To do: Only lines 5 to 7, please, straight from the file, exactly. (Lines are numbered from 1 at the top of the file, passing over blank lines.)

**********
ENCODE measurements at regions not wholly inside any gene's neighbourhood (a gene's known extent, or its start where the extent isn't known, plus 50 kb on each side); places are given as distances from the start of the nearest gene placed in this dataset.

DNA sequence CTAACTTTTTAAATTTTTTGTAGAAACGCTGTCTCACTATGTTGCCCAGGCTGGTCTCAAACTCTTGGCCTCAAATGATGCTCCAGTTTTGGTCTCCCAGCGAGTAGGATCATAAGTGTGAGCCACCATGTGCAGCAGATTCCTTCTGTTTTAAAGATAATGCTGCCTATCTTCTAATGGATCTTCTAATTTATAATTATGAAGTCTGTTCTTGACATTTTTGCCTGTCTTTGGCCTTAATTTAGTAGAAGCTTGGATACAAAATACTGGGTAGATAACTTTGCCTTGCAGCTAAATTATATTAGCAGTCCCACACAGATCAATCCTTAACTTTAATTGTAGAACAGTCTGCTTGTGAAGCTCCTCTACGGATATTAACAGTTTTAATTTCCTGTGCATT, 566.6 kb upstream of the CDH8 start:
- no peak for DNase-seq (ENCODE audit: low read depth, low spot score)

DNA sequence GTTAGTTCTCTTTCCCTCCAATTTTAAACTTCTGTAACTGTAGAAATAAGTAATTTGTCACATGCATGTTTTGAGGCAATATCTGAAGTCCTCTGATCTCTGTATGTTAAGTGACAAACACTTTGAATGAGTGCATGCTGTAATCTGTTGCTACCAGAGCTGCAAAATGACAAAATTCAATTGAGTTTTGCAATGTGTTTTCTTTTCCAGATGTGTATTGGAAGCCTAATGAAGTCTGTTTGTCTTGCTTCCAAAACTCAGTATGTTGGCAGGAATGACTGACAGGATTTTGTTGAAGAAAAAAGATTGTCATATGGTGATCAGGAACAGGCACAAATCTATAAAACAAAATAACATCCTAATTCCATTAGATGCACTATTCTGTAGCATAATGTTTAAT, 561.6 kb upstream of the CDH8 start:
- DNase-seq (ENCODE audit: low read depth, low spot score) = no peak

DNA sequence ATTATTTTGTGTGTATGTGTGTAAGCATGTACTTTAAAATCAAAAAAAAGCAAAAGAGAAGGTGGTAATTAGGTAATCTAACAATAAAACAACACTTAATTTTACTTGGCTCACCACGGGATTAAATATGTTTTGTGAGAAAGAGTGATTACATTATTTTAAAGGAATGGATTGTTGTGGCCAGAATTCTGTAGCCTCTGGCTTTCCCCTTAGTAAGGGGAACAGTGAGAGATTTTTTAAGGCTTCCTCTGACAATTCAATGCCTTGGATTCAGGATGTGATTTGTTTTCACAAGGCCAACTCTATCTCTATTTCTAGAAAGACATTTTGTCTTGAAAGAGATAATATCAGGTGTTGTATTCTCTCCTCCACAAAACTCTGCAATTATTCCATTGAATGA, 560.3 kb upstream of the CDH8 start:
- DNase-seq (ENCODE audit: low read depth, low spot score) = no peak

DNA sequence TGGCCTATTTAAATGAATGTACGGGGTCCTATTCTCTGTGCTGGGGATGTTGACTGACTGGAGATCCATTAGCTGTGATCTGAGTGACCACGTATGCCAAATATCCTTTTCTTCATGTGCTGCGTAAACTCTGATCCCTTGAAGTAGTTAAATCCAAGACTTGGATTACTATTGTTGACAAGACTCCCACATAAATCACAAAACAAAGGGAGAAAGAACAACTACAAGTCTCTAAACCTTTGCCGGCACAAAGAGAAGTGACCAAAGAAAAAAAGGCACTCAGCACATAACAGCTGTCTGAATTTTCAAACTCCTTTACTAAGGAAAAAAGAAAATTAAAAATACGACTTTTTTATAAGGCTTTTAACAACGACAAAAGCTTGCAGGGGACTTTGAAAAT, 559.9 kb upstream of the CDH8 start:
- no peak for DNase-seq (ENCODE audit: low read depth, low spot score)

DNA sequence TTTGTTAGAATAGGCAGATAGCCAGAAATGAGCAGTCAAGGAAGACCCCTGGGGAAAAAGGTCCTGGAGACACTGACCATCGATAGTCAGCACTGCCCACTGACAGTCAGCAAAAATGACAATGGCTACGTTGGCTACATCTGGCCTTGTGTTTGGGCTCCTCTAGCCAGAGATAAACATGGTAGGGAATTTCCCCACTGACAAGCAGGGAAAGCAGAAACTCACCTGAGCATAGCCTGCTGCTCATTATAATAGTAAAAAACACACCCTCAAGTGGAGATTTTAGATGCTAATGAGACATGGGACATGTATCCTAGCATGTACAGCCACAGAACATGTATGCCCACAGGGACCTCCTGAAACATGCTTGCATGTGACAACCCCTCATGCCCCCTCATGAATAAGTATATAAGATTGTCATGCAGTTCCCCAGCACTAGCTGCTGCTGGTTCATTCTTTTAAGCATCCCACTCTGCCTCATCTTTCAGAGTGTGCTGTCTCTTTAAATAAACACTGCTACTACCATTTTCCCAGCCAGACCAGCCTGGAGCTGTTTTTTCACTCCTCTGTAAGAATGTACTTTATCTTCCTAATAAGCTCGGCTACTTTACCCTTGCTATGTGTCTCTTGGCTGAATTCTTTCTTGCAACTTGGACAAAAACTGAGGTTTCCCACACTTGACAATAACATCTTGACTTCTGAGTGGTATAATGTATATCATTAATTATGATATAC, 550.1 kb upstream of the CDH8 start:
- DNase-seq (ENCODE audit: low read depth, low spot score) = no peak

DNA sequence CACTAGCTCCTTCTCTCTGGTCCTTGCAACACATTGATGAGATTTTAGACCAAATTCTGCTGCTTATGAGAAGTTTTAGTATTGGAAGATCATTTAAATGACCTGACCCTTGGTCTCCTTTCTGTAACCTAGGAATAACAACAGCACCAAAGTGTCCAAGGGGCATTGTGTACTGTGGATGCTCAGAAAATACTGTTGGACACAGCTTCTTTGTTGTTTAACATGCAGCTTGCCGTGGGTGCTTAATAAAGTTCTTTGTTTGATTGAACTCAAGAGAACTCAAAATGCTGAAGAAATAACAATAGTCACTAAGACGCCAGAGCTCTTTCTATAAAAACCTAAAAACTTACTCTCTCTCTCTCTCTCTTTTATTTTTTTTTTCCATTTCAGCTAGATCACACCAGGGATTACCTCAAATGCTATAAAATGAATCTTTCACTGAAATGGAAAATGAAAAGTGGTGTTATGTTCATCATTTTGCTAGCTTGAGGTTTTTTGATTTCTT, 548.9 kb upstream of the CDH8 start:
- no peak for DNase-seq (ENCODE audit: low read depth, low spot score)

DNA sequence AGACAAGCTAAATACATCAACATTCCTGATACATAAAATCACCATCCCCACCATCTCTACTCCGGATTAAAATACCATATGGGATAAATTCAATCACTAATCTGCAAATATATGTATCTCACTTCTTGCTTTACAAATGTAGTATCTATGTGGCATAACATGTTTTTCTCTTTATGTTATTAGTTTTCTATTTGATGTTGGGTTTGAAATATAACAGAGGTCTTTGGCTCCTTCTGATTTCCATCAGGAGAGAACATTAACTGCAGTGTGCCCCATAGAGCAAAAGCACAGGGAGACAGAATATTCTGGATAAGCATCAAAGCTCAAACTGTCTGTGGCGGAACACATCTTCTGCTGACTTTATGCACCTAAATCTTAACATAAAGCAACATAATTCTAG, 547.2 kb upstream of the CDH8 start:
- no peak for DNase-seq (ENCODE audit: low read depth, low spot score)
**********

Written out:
- DNase-seq (ENCODE audit: low read depth, low spot score) = no peak

DNA sequence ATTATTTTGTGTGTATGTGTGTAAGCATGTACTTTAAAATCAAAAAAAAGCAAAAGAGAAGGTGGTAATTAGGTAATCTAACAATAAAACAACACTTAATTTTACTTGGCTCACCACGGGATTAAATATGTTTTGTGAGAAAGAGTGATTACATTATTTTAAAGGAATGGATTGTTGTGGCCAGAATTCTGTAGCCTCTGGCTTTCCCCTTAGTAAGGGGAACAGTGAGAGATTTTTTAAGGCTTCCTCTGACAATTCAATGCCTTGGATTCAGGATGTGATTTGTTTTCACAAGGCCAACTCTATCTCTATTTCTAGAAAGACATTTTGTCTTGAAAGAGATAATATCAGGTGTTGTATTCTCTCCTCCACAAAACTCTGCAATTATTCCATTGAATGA, 560.3 kb upstream of the CDH8 start:
- DNase-seq (ENCODE audit: low read depth, low spot score) = no peak